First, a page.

Another thing that will be very interesting to see is that there is a movement afoot to regenerate science and technology in regard to large-scale national projects, which is very interesting and very important. You can see this happening in China and other countries that look at science and technology as almost national prestige agendas. The value there is in having these sunrise areas become organizing principles for talent creation, capital formation, venture capital investing and new kinds of infrastructure creation. One hopes for the former Soviet Union that there will be an in-depth strategy underlying the attention that will be paid to some of these sunrise areas, whether it’s in nanomolecular materials, synthetic biology, the exploration of space, or elsewhere. 

Question: If things continue on their present course for the United States, what could be the consequences of failing to innovate? 

Kao: What we’re talking about is nothing less than the future mechanisms by which wealth is created. To be an ‘innovation nation,’ and to have an innovative economy, is to have your hand on the engines of economic growth and prosperity.

If the talent can be peeled off easily, and if the money can flow rapidly, and if other countries are investing in specialized infrastructure to support large-scale innovation, then what might happen in the United States is a stagnation in innovation-fueled growth.  What we wouldn’t want from a U.S. perspective would be to see a whole generation emigrate because they couldn’t find opportunities in the United States that were comparable to what they could find in Helsinki or Singapore.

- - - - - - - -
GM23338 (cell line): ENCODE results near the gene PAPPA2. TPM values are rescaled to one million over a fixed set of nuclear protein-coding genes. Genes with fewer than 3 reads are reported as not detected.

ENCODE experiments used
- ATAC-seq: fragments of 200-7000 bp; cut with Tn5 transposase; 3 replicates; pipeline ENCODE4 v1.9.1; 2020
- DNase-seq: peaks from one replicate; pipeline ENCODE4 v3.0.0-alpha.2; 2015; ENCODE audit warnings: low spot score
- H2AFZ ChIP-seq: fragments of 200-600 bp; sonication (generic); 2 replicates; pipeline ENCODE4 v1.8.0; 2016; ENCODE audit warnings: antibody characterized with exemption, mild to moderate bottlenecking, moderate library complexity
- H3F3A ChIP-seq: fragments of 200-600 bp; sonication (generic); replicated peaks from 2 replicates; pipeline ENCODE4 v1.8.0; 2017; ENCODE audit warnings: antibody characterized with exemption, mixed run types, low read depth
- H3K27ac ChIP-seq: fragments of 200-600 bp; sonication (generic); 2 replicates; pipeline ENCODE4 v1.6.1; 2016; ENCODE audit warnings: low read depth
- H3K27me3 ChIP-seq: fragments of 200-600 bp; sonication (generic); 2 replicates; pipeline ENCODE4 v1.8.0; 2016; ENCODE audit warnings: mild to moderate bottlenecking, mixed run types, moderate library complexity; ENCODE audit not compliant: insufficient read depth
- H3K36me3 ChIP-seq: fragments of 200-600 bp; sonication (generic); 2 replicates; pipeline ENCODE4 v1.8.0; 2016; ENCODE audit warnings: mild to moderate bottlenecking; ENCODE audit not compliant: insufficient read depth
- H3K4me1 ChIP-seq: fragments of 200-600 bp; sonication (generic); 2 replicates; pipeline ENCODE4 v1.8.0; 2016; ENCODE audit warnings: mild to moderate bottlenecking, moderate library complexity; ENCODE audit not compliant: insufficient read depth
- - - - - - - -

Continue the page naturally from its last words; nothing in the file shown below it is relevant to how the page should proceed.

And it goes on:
Secondly, I could also see in an extreme case a two-class society where on the one hand, you would have an elite class that was well-educated and cosmopolitan and understood the skills of the innovation economy, and then a much larger kind of poorly-educated and poorly-skilled cohort which might feel entitled to what they see on television, but who lack the ability to accomplish their goals. It means the stage is set for social tension in the United States that we have not had to address for a long time.

Vannevar Bush, who was the science advisor to Franklin Delano Roosevelt, said a long time ago that countries that lose their skill to innovate in science and technology were countries that would lose control of their destiny because they would lose their ability to generate prosperity and national security. I think that is the issue for all countries these days: how to leverage innovation as a way of accomplishing prosperity and security so you can be the country you want to be, as opposed to being pushed around by circumstance.

-- 05/02